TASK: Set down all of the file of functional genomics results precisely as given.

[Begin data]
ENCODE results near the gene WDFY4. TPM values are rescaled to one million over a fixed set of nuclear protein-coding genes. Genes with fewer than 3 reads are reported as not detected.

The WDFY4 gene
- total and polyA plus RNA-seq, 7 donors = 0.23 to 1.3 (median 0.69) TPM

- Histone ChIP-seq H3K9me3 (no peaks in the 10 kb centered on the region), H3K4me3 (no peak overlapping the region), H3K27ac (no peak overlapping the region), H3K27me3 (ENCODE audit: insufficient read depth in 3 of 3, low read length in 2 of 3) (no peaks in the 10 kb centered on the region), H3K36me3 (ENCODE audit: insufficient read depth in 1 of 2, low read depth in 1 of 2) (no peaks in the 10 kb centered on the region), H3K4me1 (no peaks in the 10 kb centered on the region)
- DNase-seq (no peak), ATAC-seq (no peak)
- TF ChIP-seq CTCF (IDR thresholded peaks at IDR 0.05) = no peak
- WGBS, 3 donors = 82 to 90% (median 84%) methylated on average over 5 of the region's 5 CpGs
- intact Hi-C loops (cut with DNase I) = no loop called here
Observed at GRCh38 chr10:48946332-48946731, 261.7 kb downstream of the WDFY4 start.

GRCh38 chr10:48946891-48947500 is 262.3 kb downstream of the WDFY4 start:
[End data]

ENCODE results near the gene WDFY4. TPM values are rescaled to one million over a fixed set of nuclear protein-coding genes. Genes with fewer than 3 reads are reported as not detected.

The WDFY4 gene
- total and polyA plus RNA-seq, 7 donors = 0.23 to 1.3 (median 0.69) TPM

- Histone ChIP-seq H3K9me3 (no peaks in the 10 kb centered on the region), H3K4me3 (no peak overlapping the region), H3K27ac (no peak overlapping the region), H3K27me3 (ENCODE audit: insufficient read depth in 3 of 3, low read length in 2 of 3) (no peaks in the 10 kb centered on the region), H3K36me3 (ENCODE audit: insufficient read depth in 1 of 2, low read depth in 1 of 2) (no peaks in the 10 kb centered on the region), H3K4me1 (no peaks in the 10 kb centered on the region)
- DNase-seq (no peak), ATAC-seq (no peak)
- TF ChIP-seq CTCF (IDR thresholded peaks at IDR 0.05) = no peak
- WGBS, 3 donors = 82 to 90% (median 84%) methylated on average over 5 of the region's 5 CpGs
- intact Hi-C loops (cut with DNase I) = no loop called here
Observed at GRCh38 chr10:48946332-48946731, 261.7 kb downstream of the WDFY4 start.

GRCh38 chr10:48946891-48947500 is 262.3 kb downstream of the WDFY4 start: